After all the chaos of cloned and individualized dancing, they disappear one by one, and we are again left with the lone journeying woman. I was really creeped out at the end when I first saw it, the vast space that you're left with after so much stimulation makes you aware and vulnerable of the possibilities and repercussions of cloning. I love the depth and the complexity of this piece, and the freedom McGregor gives us in its interpretation, how we perceive it in bits and as a whole. I look forward to more of his works, and quite possibly on SFB.

What an interesting man, check out his podcast:


I also liked the title of Mary Ellen Hunt's review in Contra Costa Times: Ugly is beautiful in 'Eden/Eden' :)

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Program 5 (I agree with much of BalletNut's review above)

I generally like Morris' works, but Pacific is not his best and SFB dancers don't look good in it. This piece should get rid of the pointe shoes and be all-out modern, as triplets should be done on flat/bare. I especially don't like the arms, as when the women have clock-like straight arms in diagonal as they traverse en pointe since they look stiff and awkward. Those parts would have more flexibility/mobility/expansion if the dancers are not on pointe.

Rory Hohenstein was the only one who rocked this piece. There are a few repeated phrases that can look awkward: 1) this "strike a G" pose where they slide with their legs in second, plie, and jerk into a "side bend contraction" with the bottom elbow bent, 2) the hopping a la seconde sequence with this ronde jambe en l'aire that ends with a side neck jerk before turning, and 3) the recurring bent elbowed arms in front of your face. Rory has the right amount of natural stiffness in his upper body that makes 1, 2, and other flowy movements (undulating upper body and arm that accompany low developes) look so comfortable and fitting on him. He really made the G phrase interesting to watch. I'm glad he was the lead blue skirt man.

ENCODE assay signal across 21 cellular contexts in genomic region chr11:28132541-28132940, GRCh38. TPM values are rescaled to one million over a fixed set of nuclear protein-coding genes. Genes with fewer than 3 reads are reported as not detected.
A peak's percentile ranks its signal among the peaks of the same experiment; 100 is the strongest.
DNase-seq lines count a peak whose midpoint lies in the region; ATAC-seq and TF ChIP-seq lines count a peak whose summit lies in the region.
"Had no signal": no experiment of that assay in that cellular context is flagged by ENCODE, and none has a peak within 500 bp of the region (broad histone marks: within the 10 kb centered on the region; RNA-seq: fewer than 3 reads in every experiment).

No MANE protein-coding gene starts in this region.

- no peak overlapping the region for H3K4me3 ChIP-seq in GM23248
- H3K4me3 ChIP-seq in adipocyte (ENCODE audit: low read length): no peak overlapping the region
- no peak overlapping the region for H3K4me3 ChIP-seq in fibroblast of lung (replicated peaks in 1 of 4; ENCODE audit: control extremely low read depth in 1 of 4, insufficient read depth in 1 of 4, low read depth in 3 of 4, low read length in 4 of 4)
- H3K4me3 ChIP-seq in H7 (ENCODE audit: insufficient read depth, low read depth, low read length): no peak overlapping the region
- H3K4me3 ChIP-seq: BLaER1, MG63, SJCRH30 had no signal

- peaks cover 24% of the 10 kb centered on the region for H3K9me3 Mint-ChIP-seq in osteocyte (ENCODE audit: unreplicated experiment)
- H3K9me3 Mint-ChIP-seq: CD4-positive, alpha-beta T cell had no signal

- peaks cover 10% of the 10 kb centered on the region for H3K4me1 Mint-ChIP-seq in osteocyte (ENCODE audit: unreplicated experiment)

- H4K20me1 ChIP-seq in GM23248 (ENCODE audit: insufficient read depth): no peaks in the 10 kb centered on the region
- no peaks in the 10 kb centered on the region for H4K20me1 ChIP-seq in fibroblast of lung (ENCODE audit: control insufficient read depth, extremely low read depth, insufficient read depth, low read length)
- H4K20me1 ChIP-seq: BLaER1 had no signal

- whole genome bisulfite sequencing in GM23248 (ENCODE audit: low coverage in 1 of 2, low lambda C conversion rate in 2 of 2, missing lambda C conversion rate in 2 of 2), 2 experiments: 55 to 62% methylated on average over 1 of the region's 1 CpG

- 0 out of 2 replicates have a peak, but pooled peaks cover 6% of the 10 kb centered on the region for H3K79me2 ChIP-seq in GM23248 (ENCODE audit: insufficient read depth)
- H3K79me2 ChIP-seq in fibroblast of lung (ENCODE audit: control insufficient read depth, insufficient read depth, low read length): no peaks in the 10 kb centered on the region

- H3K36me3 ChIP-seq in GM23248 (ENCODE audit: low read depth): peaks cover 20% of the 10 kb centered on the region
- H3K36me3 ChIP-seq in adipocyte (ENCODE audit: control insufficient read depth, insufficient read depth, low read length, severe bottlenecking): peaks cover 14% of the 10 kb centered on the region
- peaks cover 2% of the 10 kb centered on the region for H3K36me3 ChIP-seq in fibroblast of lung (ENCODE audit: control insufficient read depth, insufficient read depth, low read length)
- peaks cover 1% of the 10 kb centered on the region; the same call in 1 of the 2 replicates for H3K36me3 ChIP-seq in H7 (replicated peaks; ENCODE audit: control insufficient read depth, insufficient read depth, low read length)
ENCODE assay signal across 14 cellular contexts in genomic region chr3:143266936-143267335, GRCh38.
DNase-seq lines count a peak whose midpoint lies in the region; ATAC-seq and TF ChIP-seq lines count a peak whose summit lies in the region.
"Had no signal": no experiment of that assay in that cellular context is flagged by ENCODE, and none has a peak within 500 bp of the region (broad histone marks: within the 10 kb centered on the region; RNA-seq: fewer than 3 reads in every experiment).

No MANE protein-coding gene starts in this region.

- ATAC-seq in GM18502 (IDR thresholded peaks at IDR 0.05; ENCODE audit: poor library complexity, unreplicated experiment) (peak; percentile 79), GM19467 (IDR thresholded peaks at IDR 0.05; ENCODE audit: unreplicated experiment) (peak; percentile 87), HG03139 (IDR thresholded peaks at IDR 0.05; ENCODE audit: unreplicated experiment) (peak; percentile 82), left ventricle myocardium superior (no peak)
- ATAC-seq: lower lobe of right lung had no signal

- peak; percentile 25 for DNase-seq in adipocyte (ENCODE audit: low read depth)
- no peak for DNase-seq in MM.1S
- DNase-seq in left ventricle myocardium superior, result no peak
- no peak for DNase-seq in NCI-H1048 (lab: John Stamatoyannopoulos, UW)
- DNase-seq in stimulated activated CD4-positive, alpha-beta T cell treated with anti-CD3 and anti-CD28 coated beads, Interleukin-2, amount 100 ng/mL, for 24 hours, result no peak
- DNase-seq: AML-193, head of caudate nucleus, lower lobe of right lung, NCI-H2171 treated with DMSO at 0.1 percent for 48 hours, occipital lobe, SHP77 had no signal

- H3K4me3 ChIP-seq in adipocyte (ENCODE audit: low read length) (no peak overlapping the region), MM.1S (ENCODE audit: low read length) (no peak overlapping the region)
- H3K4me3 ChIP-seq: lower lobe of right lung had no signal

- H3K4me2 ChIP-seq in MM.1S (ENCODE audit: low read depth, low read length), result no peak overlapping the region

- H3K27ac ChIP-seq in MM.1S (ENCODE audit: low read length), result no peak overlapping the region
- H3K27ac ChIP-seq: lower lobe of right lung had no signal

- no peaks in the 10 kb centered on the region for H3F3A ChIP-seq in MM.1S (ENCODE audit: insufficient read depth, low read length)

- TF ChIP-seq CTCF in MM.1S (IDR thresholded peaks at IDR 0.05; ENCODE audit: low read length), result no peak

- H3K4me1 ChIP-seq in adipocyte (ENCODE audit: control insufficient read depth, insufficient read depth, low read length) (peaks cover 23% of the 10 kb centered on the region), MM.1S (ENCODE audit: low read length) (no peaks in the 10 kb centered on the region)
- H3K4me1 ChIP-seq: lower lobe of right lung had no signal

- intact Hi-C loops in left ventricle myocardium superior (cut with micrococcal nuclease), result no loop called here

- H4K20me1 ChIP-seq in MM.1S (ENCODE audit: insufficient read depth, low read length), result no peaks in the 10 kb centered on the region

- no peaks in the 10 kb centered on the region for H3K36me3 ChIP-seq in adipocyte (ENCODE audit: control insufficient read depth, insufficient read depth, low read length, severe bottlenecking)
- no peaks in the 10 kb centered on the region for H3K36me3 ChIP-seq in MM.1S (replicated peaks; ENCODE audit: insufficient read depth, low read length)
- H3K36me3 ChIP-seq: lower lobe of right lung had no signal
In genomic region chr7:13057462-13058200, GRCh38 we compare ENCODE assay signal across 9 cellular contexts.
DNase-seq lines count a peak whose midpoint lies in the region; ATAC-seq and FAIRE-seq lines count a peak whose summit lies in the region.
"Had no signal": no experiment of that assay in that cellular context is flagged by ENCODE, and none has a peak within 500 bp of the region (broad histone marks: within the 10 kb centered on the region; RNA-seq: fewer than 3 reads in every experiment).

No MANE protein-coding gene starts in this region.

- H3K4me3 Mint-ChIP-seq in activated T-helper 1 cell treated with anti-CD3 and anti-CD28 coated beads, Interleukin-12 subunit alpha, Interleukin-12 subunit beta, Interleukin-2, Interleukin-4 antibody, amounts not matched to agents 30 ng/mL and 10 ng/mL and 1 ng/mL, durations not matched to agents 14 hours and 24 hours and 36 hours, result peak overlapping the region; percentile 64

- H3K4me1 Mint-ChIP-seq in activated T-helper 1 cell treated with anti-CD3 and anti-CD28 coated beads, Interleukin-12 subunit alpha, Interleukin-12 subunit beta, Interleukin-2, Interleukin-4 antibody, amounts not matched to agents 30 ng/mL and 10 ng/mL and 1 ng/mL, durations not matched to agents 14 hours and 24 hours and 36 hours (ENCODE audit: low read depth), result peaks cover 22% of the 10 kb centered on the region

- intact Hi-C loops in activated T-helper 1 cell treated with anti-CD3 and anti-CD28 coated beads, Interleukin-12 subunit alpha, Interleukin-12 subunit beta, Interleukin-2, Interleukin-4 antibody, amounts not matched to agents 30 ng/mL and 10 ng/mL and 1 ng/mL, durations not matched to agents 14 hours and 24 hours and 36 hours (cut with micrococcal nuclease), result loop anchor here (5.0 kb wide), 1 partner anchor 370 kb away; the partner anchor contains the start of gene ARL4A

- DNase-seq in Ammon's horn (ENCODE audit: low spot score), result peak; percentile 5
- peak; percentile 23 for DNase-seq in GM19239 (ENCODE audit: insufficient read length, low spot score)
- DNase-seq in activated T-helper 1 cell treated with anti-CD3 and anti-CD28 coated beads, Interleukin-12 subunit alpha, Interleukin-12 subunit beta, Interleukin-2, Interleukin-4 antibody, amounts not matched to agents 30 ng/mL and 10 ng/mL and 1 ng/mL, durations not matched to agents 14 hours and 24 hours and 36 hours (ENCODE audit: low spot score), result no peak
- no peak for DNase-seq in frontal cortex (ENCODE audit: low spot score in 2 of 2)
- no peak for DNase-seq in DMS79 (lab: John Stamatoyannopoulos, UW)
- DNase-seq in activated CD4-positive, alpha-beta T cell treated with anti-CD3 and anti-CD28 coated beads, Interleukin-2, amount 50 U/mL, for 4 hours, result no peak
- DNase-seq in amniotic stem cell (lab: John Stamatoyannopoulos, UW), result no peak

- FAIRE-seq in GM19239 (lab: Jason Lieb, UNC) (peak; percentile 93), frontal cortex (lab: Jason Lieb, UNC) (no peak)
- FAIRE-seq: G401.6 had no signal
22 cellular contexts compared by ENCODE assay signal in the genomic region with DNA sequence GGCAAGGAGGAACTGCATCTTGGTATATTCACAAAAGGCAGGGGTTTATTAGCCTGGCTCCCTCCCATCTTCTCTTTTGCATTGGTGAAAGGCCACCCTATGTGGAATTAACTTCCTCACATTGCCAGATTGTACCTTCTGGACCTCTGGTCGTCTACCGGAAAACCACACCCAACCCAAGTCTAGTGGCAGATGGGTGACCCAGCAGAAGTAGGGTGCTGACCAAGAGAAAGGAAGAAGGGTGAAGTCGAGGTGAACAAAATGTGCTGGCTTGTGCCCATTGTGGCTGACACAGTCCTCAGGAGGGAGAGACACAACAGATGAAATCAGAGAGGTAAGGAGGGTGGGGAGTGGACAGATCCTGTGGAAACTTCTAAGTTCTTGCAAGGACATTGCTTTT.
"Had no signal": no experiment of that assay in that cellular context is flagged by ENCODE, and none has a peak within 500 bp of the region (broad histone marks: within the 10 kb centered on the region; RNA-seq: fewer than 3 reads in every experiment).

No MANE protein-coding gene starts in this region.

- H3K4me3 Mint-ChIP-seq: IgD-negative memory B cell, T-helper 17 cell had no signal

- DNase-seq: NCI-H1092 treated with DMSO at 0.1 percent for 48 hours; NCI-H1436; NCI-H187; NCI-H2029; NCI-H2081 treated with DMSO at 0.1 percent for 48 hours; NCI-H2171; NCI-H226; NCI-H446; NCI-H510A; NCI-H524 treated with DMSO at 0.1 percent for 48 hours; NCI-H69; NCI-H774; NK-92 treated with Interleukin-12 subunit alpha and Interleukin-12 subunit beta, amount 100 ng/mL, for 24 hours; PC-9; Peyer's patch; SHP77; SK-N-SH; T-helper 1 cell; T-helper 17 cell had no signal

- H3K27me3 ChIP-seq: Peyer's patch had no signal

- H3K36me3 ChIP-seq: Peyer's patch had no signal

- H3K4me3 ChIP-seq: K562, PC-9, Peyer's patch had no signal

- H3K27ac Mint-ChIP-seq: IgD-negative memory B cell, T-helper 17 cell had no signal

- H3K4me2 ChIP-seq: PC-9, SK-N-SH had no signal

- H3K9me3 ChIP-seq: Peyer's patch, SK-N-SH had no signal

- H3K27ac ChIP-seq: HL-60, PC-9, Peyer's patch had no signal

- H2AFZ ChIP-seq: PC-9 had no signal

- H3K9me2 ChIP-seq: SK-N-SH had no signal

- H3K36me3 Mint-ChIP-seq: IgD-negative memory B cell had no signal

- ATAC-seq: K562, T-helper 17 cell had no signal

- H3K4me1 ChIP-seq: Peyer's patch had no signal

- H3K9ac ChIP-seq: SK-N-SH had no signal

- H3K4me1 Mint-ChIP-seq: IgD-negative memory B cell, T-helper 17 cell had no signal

Carousel is a fine piece that looks good on SFB. This would also make a good gala piece, as it did for NYCB (program notes).

I'm not crazy about 5th Season, though I was pleasantly surprised at two things now that I see it a second time--that Tomasson doesn't overuse the corp and is consistent in assigning the music to certain groups/couples (his tendencies in full production ballets). I saw the same cast as last year on 3/17 (sat eve) and it was exactly as I'd remembered: mediocre and nothing to get excited about. The only take home message was that YuanYuan, partnered by Tiit, really milks her movements in the Largo and made me realize how much she has mastered the art of making Tomasson's choreography look interesting. She makes you watch her. My major annoyance with this piece is the Tango--this is possibly the most UNSEXY tango I have ever experienced. Don't get me wrong, I usually don't care for things to be sexy, but a tango MUST be sexy, sultry. Both the choreography and dancing (of two recently promoted principals...) need work.

Then I saw a slightly different cast (Lorena/Davit in place of Katita/Gonzalo) on 3/21 and went ga-ga! Now THEY were HOT. They were so intense from the opening number, I couldn't take my eyes off them. They exude such intensity and emotion, it was fun to watch, and their dancing made the (one drastic) lighting (cued at a dramatic musical phrase as the opening couple blast off stage) quite effective. They had such great chemistry and partnership in their duet as well. Lorena and Davit make a great pair b/c they are both technically solid and equally expressive.

Fancy Free is a fun piece to end the night. All three casts (Pascal/Garrett/Gonzalo; BenS/Rory/Ruben; MattS/James/Davit) had their good moments. I hope SFB adds it to their regular repertoire so the dancers can develop it more.